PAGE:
Sergei Rachmaninoff Suffered From Writer's Block

Sergei Rachmaninoff Suffered From Writer's Block

You may have heard of the term writer’s block, which is a well-documented condition that affects some of those who write or compose. You can describe it as a situation when it becomes difficult to come up with the right words or when no compelling ideas cross your mind.

Edmund Bergle was the first one to document writer’s block in 1947, although people had already suffered from it long before that.

Some writers agree that creative slowdown is frequent in their careers. Adele, a songwriter and singer, admits that she experiences writer’s block.

Another famous composer who went through this state was Sergei Rachmaninoff, who entered a decline following Pyotr Ilyich Tchaikovsky’s death in 1893.

During this time, Rachmaninoff was working on his Symphony No. 1, and had worked so hard on it that he had to hear it performed before he could return to composition. 

However, when it premiered in 1897, critics utterly condemned it.

A critic and composer César Cui compared the piece with a depiction of the Ten Plagues of Egypt and brutally suggested that it would be well-received by the "inmates" of a music conservatory in Hell. The harsh comments immensely affected Rachmaninoff, and confessed that he was “deeply distressed and heavily depressed by the fact that my Symphony ... did not please me at all after its first rehearsal.”

Following the negative critical reaction, Rachmaninoff never performed Symphony No. 1 again, but he revised it into a four-hand piano arrangement in 1898. Then, he fell into a depression that lasted for four years, suffered from writer’s block, and composed almost nothing.

He said these four years was "Like the man who had suffered a stroke and for a long time had lost the use of his head and hands". He had to give piano lessons to made a living.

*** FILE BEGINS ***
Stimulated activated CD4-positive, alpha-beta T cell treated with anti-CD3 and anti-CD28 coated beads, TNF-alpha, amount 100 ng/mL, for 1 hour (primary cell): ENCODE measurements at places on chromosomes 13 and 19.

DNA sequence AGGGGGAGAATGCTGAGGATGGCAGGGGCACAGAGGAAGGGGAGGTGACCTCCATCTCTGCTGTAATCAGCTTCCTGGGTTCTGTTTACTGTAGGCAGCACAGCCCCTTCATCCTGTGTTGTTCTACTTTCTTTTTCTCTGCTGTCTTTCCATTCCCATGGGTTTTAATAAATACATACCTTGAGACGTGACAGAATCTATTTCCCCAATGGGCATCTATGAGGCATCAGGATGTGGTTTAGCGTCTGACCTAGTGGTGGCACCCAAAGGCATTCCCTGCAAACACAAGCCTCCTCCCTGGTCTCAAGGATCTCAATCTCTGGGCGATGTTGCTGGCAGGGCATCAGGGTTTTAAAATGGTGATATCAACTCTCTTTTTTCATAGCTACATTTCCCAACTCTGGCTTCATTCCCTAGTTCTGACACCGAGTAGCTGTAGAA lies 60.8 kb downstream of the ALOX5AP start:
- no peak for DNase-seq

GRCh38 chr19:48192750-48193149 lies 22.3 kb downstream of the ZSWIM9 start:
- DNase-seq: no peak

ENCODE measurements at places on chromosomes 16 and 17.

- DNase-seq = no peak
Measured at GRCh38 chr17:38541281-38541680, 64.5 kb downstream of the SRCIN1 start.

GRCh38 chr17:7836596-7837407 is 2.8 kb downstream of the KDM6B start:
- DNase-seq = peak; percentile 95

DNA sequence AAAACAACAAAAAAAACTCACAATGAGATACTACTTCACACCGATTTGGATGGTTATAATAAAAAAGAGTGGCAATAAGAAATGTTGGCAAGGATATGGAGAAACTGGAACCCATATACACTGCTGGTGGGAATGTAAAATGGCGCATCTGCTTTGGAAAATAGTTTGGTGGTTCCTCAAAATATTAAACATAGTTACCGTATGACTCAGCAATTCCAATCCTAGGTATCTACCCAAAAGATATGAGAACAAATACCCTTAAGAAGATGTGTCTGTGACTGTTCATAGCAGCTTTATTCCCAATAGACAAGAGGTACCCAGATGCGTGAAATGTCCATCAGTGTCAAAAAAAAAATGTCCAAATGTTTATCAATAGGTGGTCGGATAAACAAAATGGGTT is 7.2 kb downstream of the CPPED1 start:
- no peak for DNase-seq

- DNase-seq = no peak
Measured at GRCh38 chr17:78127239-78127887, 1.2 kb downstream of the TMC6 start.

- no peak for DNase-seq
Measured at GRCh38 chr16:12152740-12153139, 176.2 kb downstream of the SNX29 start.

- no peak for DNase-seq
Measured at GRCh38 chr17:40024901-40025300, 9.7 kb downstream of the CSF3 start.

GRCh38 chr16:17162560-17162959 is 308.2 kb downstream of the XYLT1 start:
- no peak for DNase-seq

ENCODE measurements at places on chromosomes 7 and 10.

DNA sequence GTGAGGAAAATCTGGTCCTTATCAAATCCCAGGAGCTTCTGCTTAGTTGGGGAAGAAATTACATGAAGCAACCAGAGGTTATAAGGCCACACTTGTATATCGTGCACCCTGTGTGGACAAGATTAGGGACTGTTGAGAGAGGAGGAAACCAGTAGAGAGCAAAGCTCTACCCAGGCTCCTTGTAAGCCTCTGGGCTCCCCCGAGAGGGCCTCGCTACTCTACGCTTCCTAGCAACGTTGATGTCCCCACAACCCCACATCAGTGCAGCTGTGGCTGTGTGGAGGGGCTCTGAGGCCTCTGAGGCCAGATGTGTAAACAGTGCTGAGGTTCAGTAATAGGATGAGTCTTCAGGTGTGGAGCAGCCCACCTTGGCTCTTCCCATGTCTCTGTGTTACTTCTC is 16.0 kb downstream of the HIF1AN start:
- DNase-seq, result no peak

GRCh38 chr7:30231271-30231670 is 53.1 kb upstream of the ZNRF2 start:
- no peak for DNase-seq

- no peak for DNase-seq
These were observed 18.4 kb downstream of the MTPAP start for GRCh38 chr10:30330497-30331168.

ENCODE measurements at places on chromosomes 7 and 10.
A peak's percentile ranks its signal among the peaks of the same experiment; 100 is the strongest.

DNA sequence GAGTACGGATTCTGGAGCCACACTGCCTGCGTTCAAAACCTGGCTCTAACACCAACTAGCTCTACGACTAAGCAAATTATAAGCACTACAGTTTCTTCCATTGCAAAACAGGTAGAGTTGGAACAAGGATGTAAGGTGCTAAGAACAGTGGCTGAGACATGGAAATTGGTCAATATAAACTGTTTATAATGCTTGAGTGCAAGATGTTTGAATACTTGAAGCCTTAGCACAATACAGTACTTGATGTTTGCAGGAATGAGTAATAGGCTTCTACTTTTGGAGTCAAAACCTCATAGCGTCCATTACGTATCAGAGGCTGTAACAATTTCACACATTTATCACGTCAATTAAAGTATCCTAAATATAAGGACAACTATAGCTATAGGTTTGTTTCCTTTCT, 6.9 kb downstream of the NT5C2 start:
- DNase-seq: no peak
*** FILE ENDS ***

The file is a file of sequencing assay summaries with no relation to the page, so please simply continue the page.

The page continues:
There was a brief moment of hope when he attempted composition again in Feb 1899, and completed two short piano pieces, Morceau de Fantaisie and Fughetta in F major, which earned positive reviews.

However, Rachmaninoff had become so self-critical by 1900, and composing had become near impossible despite multiple attempts.

Upon his aunt's suggestion to seek treatment from a family friend, physician and amateur musician Nikolai Dahl, Rachmaninoff agreed immediately and underwent hypnotherapy and psychotherapy sessions with Dahl on a daily basis between January and April 1900, which aimed to improve his sleep patterns, mood, and appetite and reignite his desire to compose.

It worked! Rachmaninoff felt that "new musical ideas began to stir" and successfully resumed composition, and completed his first work after recovery in April 1901 - Piano Concerto No. 2, and dedicated to Dahl.

Not only was it received enthusiastically by the public, Piano Concerto No. 2 also won Rachmaninoff a Glinka Award and a 500-rouble prize in 1904.

If you ever feel stuck with your work, Irene L. Clark, author of Concepts in Composition, suggests strategies that include group discussions, journals, free writing and brainstorming, clustering, making lists, and systematic questioning.

Also, find a time that suits you the best to write, or calm down a chaotic mind with some mindfulness and meditation.